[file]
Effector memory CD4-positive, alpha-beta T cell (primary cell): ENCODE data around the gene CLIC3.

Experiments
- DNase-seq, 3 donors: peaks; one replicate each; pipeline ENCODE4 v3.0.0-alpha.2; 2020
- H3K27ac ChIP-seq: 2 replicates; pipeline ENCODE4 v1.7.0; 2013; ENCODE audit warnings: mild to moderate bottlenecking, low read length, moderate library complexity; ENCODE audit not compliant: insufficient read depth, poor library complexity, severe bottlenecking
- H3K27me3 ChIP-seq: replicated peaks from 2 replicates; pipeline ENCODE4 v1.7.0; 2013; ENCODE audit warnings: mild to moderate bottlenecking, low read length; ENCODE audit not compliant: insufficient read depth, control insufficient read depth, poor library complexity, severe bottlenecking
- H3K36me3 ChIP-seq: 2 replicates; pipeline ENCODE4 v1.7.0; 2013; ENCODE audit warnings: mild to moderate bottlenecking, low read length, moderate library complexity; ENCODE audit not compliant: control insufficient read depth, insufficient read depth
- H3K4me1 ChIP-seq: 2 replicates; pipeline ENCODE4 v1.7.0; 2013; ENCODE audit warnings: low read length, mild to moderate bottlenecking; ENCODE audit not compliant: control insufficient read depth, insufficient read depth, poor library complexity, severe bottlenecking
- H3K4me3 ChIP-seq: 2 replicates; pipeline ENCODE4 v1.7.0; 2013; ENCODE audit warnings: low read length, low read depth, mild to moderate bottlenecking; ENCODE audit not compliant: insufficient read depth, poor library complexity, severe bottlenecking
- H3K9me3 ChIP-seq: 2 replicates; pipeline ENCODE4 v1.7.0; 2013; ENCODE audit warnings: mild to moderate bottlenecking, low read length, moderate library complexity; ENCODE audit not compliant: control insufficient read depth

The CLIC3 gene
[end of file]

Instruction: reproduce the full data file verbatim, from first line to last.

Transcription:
Effector memory CD4-positive, alpha-beta T cell (primary cell): ENCODE data around the gene CLIC3.

Experiments
- DNase-seq, 3 donors: peaks; one replicate each; pipeline ENCODE4 v3.0.0-alpha.2; 2020
- H3K27ac ChIP-seq: 2 replicates; pipeline ENCODE4 v1.7.0; 2013; ENCODE audit warnings: mild to moderate bottlenecking, low read length, moderate library complexity; ENCODE audit not compliant: insufficient read depth, poor library complexity, severe bottlenecking
- H3K27me3 ChIP-seq: replicated peaks from 2 replicates; pipeline ENCODE4 v1.7.0; 2013; ENCODE audit warnings: mild to moderate bottlenecking, low read length; ENCODE audit not compliant: insufficient read depth, control insufficient read depth, poor library complexity, severe bottlenecking
- H3K36me3 ChIP-seq: 2 replicates; pipeline ENCODE4 v1.7.0; 2013; ENCODE audit warnings: mild to moderate bottlenecking, low read length, moderate library complexity; ENCODE audit not compliant: control insufficient read depth, insufficient read depth
- H3K4me1 ChIP-seq: 2 replicates; pipeline ENCODE4 v1.7.0; 2013; ENCODE audit warnings: low read length, mild to moderate bottlenecking; ENCODE audit not compliant: control insufficient read depth, insufficient read depth, poor library complexity, severe bottlenecking
- H3K4me3 ChIP-seq: 2 replicates; pipeline ENCODE4 v1.7.0; 2013; ENCODE audit warnings: low read length, low read depth, mild to moderate bottlenecking; ENCODE audit not compliant: insufficient read depth, poor library complexity, severe bottlenecking
- H3K9me3 ChIP-seq: 2 replicates; pipeline ENCODE4 v1.7.0; 2013; ENCODE audit warnings: mild to moderate bottlenecking, low read length, moderate library complexity; ENCODE audit not compliant: control insufficient read depth

The CLIC3 gene